The path of a UX / UI (usability) specialist is quite an interesting topic. Compatibility testing with different browsers, operating systems, and screen sizes is in demand, including process automation and techniques for optimizing the number of variations.

As for security specialists, certifications play a much larger role. However, most reputable certification programs require proven security experience.

There are also many directions for security specialists:

  • Penetration testing
  • Security testing
  • Compliance testing

There are plenty of paths to choose from, and keep in mind that different transition scenarios are possible. Your path might not be direct but evolve as you try different directions and learn what you like. If something catches your interest, try to pay more attention to this area.

These are all types of testing that any manualist uses more generally, without going into detail. You can become a highly specialized expert if you go deep in a specific area. High-level professionals receive fewer job offers but also have less competition.

QA Automation Engineer

The most popular development path for a manual tester is as a QA automation engineer. Moving into automation is fairly simple if your team has both manual and automated specialists. Check with your manager to see if you can take on some tasks and gradually move into automation. If your team has only manual testing, you need to pursue your development independently. 

In either case, you should first gain experience in manual testing. Otherwise, you will be the QA automation engineer who can program test cases but does not know how to write them.

To become a QA automation engineer, you need to master:

  • Manual testing (and test frameworks)—understand why a particular test is needed 
  • QA—know which tests are required to cover different elements of functionality
  • Programming—write autotests


If you know programming languages or plan to learn them, you have a green light to become a developer. Most often, QA automation engineers become developers.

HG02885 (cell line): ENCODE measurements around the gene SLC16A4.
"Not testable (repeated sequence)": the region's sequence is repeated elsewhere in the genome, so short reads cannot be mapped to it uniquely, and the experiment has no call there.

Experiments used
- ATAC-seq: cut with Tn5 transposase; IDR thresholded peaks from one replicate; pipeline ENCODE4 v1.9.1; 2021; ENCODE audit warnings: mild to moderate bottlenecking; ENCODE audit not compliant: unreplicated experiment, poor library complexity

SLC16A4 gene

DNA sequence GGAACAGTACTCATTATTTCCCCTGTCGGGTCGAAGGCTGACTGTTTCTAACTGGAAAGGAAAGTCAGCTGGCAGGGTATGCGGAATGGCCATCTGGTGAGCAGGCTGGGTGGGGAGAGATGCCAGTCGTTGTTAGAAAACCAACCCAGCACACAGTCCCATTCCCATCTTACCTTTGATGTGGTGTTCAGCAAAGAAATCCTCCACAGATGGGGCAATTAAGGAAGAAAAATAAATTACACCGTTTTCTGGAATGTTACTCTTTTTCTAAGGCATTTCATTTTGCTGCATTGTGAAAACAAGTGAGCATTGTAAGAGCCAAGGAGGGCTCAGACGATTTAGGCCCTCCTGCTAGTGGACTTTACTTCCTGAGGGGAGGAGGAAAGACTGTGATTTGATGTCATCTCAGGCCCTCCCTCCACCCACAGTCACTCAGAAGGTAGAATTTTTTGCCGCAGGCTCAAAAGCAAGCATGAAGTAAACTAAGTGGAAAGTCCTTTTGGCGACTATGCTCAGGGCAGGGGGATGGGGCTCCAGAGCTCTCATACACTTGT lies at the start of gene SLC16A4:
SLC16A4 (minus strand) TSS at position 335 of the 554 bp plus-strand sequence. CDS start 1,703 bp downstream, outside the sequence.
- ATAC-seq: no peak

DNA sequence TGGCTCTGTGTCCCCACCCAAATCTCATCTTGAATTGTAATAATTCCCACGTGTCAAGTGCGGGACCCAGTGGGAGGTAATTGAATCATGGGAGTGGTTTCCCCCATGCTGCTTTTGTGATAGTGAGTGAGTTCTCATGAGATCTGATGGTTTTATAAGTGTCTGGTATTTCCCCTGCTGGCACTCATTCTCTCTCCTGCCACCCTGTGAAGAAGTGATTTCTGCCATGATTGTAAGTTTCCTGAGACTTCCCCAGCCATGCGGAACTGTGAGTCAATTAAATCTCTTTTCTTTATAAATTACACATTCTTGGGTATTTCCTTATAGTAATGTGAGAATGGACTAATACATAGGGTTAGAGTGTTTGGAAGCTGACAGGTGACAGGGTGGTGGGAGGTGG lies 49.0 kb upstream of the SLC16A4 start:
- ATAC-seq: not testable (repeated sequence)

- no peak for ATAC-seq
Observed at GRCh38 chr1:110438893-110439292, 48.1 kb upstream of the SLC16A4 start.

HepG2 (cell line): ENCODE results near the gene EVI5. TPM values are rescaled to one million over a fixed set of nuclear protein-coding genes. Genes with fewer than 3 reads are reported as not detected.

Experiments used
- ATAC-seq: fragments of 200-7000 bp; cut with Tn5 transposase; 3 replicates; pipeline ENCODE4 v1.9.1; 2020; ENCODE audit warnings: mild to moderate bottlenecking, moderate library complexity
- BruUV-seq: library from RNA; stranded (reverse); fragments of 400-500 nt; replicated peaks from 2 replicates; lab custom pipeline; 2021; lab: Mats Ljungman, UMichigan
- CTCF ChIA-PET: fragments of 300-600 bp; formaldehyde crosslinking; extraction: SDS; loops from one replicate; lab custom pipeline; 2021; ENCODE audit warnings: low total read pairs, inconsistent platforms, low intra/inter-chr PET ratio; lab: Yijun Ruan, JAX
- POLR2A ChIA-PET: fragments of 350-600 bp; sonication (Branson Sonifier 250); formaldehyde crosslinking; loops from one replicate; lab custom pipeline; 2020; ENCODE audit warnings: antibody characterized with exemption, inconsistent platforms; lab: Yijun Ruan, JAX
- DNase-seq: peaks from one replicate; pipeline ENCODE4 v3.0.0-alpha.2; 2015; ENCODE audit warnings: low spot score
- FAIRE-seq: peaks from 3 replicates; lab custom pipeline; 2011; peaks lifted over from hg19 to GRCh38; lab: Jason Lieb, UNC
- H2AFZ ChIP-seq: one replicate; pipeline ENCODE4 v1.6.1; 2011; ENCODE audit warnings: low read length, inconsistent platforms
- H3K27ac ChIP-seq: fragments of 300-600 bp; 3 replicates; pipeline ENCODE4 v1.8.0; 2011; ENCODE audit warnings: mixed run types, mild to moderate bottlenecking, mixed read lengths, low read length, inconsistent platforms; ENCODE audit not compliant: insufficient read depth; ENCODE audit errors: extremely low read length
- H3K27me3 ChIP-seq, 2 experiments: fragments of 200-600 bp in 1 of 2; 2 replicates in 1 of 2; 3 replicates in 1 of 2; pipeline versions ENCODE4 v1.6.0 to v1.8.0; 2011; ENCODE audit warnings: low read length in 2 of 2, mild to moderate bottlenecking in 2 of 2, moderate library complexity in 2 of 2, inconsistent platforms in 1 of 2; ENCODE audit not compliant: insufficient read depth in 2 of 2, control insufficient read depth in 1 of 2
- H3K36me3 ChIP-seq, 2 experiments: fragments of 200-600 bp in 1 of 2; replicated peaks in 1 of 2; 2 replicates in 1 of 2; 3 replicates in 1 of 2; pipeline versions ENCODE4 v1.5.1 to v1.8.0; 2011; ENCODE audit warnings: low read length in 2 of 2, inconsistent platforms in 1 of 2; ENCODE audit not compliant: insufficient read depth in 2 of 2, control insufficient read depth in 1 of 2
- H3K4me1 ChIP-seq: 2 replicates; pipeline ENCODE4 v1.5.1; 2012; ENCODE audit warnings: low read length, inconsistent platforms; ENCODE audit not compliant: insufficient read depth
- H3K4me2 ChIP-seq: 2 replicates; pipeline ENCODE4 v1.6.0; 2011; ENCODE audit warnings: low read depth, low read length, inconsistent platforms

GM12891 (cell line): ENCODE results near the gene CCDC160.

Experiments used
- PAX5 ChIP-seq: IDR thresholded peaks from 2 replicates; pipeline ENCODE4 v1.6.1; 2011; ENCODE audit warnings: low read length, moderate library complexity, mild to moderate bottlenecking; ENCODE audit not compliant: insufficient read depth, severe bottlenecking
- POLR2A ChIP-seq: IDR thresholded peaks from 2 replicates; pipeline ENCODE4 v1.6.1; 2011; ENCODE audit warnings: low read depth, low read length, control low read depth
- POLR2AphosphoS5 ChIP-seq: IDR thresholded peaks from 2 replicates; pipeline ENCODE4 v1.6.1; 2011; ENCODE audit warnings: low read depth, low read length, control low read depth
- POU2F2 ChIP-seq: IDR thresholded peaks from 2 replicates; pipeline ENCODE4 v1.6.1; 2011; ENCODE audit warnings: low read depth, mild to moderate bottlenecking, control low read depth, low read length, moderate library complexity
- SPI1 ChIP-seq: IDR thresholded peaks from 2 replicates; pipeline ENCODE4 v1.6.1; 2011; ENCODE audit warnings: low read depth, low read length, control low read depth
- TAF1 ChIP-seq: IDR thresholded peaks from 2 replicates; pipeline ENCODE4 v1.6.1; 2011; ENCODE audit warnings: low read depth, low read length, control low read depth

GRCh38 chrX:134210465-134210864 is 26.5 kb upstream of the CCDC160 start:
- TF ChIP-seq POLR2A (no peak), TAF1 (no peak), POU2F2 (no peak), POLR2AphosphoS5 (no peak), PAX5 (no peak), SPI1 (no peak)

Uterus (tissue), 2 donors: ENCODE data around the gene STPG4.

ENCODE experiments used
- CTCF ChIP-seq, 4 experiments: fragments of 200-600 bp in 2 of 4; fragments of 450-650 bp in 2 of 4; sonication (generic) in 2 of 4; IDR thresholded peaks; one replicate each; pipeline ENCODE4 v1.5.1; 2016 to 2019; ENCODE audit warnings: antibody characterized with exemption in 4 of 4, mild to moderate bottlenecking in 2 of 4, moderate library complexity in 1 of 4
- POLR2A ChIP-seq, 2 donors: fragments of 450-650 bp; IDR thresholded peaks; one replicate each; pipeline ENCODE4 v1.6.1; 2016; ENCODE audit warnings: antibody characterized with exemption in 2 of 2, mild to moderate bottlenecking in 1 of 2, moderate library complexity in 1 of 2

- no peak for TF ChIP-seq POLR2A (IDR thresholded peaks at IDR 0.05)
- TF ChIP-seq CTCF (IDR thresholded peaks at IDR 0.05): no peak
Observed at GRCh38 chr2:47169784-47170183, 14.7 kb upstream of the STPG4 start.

When a company has a programming position available, they are often happy to hire a tester with knowledge of programming languages. Some programmers train as testers and take testing jobs. Why? Because there are now fewer testers than programmers. And companies like to hire from within, meaning getting a job in development is easier if you are already at a company. 

You can use this approach: take the lists of skills needed by a tester and a developer and compare them. Note the skills needed by developers but not testers—this will be your plan for transitioning to developing. Testers often need to improve their knowledge of a programming language and practice the use of design patterns, algorithmic thinking, and the ability to find an architectural solution.


Whatever direction you choose, you should like what the path involves and be able to see yourself developing in that area. You can try several options to learn what suits you and what you like the most. Base your choice on your skills and personality —there is no right or wrong choice. If you like to understand an area in great detail, you might want to become a QA expert. If you like to organize and plan, you should look closely at being a product manager. Interested in programming but do not know where to start? Try automated testing as a QA automation engineer. If you like everything about testing, why not choose the path of QA lead? Work on yourself, and everything will work out.